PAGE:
2016-07-29 / Community

My side of the bridge

Housing in So. Portland and Cape – up, up, and away
By Don Russell

Disclaimer: Don Russell is a local real estate agent and his opinions are his own and do not reflect his agency’s or profession.

South Portland and Cape Elizabeth real estate has been about as hot as our temperatures lately. People want in, the average sale prices continue to climb and many are more than willing to pay well beyond list to compete, and then live in our two great towns.

According to a recent check of the Maine Multiple Listing Service, Cape Elizabeth has 45 active residences for sale, with 29 pending or under contract. In South Portland, the lack of inventory and overall feeding frenzy is even more noticeable. With 40 active homes and 60 pending, South Portland is sizzling, with most sales featuring less than a week on the market, and multiple offers.

This of course is all good news for sellers, not so good for buyers (especially those on a budget), and worse for renters (note that nearly 40 percent of South Portland’s residents are tenants), dealing with a throng of competition, average house rental rates far in excess of mortgage values, and whom in some cases have seen lease renewals skyrocket.

Enter Chris Kessler. Kessler adores South Portland, has built strong roots here and has struggled mightily to stay. He is a hard working young man with two beautiful daughters and a lovely wife. This fine family, through pluck and solid contacts, have found a way to remain in town, but many others have not. They have been pushed aside and out to Westbrook and beyond by high housing, low wages and decreasing options.

We can do better, and why wait for the ultimate course correction on such matters known as recession and high interest rates (reference 2008 or worse, as prognosticators say we are due). If not, we run the risk of being communities that cater to only one portion of the diverse socio-economic tapestry we should call home. Residents who have lived here for some time, or native to the area, don’t typically have the same resources as say a “I LOVE MAINE” type from greater Boston who sells their colonial for $800,000 and then finds a tiny bungalow near Willard Beach with no garage as an absolute steal at $400,000. Heck, throw in that they are but a short walk or bike ride from Scratch Bakery and add another $50,000. Everything is relative, and for those with the means from near or away, who covet our housing, lifestyle, bagels, beaches, and short commute, displacement is a statistical hazard.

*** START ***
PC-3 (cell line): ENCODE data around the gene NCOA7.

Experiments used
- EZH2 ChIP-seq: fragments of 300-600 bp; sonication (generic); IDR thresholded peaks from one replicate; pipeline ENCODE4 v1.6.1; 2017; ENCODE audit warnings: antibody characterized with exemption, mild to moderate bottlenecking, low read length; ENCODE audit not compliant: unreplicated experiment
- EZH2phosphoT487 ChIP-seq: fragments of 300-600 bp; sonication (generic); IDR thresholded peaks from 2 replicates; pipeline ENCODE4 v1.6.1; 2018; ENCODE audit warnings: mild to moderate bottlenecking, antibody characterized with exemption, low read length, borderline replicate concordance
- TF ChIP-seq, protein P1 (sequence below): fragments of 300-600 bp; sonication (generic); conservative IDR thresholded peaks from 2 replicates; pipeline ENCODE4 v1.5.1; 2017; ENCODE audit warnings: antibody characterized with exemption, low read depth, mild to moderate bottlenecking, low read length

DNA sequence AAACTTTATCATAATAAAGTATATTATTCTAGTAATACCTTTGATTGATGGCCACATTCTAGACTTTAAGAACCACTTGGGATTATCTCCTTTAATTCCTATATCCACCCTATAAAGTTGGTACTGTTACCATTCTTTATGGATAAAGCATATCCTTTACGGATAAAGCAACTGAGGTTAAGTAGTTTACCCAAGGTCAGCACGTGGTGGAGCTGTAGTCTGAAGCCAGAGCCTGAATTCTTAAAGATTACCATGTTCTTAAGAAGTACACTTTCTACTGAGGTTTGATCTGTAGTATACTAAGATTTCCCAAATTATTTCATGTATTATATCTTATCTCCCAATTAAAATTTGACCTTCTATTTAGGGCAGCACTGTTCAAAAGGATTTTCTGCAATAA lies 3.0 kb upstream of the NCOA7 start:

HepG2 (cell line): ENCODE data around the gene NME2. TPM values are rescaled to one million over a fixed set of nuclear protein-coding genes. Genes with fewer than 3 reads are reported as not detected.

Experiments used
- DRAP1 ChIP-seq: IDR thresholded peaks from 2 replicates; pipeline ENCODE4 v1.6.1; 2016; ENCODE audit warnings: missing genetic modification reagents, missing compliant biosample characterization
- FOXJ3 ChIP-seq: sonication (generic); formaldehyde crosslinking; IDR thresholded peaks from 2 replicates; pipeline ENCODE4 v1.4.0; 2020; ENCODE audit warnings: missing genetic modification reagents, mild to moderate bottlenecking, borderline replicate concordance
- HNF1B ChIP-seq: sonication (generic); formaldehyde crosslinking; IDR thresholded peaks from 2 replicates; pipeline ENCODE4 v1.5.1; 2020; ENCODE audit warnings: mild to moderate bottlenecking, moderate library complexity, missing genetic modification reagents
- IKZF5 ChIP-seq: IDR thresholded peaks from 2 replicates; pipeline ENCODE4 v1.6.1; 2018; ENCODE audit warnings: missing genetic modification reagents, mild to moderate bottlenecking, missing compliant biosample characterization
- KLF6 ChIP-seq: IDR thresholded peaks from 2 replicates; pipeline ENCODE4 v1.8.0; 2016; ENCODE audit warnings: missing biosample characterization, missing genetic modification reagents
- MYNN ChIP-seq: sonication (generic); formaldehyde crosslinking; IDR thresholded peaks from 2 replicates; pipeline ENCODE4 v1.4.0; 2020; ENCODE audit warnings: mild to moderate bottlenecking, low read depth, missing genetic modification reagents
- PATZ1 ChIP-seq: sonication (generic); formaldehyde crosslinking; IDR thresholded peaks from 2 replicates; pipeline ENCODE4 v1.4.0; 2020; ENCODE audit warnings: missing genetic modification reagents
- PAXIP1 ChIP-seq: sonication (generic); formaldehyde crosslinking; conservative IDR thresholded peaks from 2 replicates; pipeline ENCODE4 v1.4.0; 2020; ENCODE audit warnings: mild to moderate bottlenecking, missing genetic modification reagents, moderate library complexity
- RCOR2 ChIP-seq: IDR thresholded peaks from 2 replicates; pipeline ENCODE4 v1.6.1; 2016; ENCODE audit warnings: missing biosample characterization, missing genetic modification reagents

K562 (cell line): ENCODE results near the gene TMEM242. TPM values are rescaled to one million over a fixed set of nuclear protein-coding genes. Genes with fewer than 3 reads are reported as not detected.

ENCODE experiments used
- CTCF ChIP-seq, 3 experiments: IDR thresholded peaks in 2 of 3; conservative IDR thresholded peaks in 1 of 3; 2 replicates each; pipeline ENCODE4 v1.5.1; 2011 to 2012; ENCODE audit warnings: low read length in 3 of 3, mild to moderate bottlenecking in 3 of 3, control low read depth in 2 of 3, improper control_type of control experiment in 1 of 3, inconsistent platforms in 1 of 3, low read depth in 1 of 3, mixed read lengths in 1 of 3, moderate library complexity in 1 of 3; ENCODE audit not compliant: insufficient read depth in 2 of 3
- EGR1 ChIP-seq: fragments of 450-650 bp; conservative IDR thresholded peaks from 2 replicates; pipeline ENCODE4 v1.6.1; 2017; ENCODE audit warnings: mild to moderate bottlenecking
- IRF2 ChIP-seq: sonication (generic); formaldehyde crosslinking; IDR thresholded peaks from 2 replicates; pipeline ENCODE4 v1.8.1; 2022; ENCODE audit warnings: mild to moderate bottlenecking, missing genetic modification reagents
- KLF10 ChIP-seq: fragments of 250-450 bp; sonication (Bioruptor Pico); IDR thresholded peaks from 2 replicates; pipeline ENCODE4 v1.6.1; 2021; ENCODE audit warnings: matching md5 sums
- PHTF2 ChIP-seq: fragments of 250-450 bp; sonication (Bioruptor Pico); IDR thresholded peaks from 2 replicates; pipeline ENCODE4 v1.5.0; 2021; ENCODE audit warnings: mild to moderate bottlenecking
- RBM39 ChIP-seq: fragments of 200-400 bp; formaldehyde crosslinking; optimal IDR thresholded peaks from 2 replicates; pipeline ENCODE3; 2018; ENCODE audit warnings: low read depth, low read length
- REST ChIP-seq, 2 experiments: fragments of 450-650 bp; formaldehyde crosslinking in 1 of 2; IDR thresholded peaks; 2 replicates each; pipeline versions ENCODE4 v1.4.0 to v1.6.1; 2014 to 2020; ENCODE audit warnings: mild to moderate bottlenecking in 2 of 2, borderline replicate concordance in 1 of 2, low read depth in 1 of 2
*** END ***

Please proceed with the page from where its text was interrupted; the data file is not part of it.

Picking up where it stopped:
Kessler started South Portland Tenant Association on Facebook to draw more attention to the core issues and attempt to get some solutions in motion.

“We need to see a stronger effort to increase the supply of housing, both rental and owner-occupied. The city needs to start taking action on years of talking, committees, and planning. We need more projects like the Brick Hill latest phase that is moving forward. We also need to protect or help those who might be dealing with difficult landlords, financial credit hardship, or risk of homelessness. It comes down to having the political will to get things done, and truly understanding the importance and gravity of the issue,” Kessler wrote.

With some councilors also being landlords, that will might be tested. I realize “rent control” and “price control” are dirty words in the land of the free and the greed, and I am not a full advocate of either, but a multi-point, hybrid approach to the issue is worth building.

Tightening rules and reporting to reel in the few bad apple landlords is a place to start. Developing varied housing projects whether single-stick or multiunit, based on density, with a range of buyers and renters in mind would be ideal. Keeping an eye on our end goal of diversity, multi-use where planned, and a need to try to support here now residents first, if possible, is all something to work back from.

Speaking of our here now residents, renters especially, we must get more tangible support from local banks and financial institutions to come together as a group, to educate and to provide special financing options for them to stay as first time home buyers. Let’s get creative and compassionate. As part of a new, not for profit consortium or good neighbor credit association – I would co-sign for the Kesslers, would you?

Don Russell is a local real estate sales agent with The Maine Real Estate Network, and founder of BrandME Marketing. He has proudly lived in South Portland for 20 years. Contact him at don@brandme.net or send a letter to the editor to editor@inthesentry.com. His column appears in the Sentry once a month.

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